The crisis is out of control and nations are blaming each other. Politicians have met at summit after summit about the crisis, most of which end inconclusively. The measures adopted to address this world l problem are scarce and inadequate. Should millions of at-risk people be abandoned or pushed back to places where they are subject to danger? Foot-dragging is what characterizes the policy of most governments, each waiting for neighboring states to take the first step. So far, most of what has been done have been directed towards keeping refugees back, rather than admitting and resettling them. Slamming their doors on refugee populations has turned out to be the modus operandi of most governments. With the winter already knocking on the door, millions of vulnerable people are living in dismal conditions, forsaken by an unsympathetic world. The New York Summit for Refugees and Migrants held last month has been a failure. The summit was more about tightening border control and keeping refugees off Europe's doorstep than about proposing mechanisms to offer them protection. The New York Declaration has been criticized by human rights advocates and bodies, for allowing child detentions under certain circumstances, and for stating that vulnerable migrants may need “assistance” but not “protection.”
None of the draconian methods adopted by governments seem to be deterring distressed populations. The refugee outflow will not stop. Torn between staying in their motherland and living a merciless life dictated by war, persecution, famine and poverty, or setting off on a perilous journey towards an unknown future, many opt for the latter. Closing one border will only result in people amassing at another frontier pushing to get through. Europe remains deeply divided over how to treat the refugees. Politics across Europe has been polarized over how to tackle the problem with far-right anti-refugee parties becoming more prominent and vocal.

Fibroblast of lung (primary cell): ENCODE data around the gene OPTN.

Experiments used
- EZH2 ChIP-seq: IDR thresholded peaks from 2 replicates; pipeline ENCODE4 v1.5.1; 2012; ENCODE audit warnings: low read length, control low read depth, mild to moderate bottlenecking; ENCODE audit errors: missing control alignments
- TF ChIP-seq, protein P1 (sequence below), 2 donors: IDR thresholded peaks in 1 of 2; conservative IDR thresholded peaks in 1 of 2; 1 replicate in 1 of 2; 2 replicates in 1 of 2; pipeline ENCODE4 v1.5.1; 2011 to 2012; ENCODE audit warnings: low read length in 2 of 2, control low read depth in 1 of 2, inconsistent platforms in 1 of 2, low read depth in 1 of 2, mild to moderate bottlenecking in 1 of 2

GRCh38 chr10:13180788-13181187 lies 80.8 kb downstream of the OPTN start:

International media have been giving extensive coverage to Europe of more than one million refugees pushing through its borders. Nevertheless, little is said about developing countries, which have been taking in the bulk of refugees – a staggering 86 percent. Ten countries are sheltering more than half of the world's refugees and they are among the low- and middle-income nations. Jordan, Turkey, Pakistan, Lebanon, Iran, Ethiopia, Kenya, Uganda, the Democratic Republic of Congo and Chad are hosting more refugees than the rest of the world combined.
Some of the "richer" countries boast about their charitable aid. But little is known about how much each donor pledges and when and how these commitments are fulfilled. London hosted the 'Supporting Syria and the Region' summit. Reports said last month that only one-sixth of the much-hyped $10 billion pledged (about $6 billion of it for 2016) had materialised. A donors’ conference hosted by US President Barrack Obama in September raised a total of $4.5 billion. The summit promised education for one million refugee children. But UNHCR says 3.7 million refugee children are out of school. Assuming that all the funding pledges made will be committed, the need is obviously much greater than is being addressed. Add to that these children’s need for nutrition, healthcare and protection against abuse and violence, and you'll arrive at the conclusion that the world is decades behind in efforts to resolve the crisis. The EU refugee quota plan to resettle 160,000 people across the bloc has already fallen to pieces. European countries are bickering over who should host the refugees and refugees have been caught in the crossfire of this endless diplomacy.